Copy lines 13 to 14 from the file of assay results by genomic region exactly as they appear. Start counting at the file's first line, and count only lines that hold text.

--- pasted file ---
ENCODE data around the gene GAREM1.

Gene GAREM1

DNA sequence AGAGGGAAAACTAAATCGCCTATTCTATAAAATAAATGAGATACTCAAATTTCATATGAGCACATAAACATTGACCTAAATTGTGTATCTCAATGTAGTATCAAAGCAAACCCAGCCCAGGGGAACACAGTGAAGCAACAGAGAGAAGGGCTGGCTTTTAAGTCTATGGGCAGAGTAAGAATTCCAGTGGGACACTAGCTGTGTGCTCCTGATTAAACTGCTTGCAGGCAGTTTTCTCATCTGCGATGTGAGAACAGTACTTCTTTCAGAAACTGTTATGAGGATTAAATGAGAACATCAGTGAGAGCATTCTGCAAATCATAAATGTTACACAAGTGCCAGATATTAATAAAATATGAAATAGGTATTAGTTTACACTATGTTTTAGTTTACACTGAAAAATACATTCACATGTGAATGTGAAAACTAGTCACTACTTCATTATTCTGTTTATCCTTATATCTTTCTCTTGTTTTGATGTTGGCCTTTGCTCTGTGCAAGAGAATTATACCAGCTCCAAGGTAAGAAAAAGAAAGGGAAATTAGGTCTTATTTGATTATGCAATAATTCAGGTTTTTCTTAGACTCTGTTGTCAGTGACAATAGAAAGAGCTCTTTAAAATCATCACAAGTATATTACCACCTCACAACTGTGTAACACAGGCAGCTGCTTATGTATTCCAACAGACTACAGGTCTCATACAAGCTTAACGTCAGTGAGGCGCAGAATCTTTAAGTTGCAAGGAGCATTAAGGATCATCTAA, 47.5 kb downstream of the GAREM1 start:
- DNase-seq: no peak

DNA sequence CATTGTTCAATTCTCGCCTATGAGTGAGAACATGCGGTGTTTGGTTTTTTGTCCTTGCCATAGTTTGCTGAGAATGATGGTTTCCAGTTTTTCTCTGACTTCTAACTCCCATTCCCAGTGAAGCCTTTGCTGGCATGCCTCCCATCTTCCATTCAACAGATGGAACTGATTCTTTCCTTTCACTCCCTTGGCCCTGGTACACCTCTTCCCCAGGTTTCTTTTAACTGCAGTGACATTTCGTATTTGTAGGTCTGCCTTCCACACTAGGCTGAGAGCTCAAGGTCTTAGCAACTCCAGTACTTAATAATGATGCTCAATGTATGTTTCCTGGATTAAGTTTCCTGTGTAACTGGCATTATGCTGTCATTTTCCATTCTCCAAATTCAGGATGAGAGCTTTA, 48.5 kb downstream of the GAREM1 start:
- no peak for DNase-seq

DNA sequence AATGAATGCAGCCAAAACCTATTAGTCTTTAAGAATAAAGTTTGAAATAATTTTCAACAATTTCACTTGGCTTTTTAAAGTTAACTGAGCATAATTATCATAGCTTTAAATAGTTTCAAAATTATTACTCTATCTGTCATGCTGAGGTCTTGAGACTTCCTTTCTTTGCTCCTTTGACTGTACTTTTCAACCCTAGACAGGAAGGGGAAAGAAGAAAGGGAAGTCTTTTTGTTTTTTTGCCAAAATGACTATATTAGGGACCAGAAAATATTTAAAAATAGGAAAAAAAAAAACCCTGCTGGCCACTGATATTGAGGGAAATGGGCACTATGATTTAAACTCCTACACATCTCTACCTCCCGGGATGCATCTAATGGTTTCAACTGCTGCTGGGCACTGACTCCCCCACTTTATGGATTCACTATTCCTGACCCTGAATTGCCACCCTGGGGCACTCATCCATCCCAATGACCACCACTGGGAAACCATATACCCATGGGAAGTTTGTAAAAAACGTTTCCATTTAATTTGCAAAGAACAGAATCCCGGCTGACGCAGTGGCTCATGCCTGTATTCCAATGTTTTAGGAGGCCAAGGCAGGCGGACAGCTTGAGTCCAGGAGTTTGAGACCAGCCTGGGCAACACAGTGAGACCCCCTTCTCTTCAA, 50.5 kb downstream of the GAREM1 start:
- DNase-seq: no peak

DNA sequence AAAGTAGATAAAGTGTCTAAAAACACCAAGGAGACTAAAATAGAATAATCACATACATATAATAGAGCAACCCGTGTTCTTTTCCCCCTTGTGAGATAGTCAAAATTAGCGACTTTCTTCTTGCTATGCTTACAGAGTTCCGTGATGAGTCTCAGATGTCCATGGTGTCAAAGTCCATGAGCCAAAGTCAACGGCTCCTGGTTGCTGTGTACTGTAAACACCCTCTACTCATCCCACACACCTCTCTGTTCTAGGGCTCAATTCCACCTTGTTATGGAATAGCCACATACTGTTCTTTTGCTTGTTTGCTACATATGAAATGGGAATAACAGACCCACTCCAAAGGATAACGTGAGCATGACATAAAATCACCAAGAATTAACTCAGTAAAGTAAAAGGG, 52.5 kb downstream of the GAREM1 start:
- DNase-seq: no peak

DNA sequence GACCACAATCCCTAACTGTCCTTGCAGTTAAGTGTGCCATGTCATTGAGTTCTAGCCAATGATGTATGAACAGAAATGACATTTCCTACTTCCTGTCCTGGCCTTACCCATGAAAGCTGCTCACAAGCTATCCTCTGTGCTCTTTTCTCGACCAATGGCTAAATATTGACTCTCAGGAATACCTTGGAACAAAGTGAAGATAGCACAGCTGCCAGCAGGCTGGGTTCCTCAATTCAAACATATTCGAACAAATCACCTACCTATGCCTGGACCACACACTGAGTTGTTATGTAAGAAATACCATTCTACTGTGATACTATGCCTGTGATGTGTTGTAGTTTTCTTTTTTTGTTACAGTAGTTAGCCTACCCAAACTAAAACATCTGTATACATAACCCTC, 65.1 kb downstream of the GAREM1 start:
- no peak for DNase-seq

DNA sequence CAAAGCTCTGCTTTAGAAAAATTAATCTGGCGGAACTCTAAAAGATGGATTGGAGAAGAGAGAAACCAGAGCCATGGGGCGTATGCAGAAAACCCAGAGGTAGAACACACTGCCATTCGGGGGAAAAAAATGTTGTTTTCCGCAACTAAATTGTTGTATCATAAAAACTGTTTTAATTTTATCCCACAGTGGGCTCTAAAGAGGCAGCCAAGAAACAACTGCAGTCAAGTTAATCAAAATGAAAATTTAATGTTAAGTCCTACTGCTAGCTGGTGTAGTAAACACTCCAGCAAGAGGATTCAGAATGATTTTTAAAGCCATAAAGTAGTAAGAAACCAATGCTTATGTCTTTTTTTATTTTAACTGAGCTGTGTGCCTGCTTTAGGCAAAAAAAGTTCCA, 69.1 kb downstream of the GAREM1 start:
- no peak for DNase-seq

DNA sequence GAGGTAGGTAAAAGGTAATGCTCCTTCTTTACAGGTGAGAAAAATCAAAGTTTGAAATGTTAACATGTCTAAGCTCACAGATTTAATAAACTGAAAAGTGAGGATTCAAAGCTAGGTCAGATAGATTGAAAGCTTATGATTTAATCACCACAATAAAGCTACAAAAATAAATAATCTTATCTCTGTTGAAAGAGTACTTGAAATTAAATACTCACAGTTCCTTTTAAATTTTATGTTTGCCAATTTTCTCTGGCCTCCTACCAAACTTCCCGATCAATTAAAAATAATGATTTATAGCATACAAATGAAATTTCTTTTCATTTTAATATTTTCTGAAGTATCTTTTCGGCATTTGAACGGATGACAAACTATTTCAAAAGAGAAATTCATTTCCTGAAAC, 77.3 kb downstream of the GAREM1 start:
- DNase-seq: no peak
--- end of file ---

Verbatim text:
DNA sequence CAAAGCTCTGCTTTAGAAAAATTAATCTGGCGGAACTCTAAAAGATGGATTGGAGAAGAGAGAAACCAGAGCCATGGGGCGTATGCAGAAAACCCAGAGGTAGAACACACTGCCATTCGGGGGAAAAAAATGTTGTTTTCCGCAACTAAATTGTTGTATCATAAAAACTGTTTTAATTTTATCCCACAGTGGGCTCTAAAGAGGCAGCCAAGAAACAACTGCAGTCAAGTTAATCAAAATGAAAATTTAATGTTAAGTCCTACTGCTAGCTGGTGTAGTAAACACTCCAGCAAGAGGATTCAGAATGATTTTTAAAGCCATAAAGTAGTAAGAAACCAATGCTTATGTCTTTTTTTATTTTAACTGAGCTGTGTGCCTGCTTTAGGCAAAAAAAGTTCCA, 69.1 kb downstream of the GAREM1 start:
- no peak for DNase-seq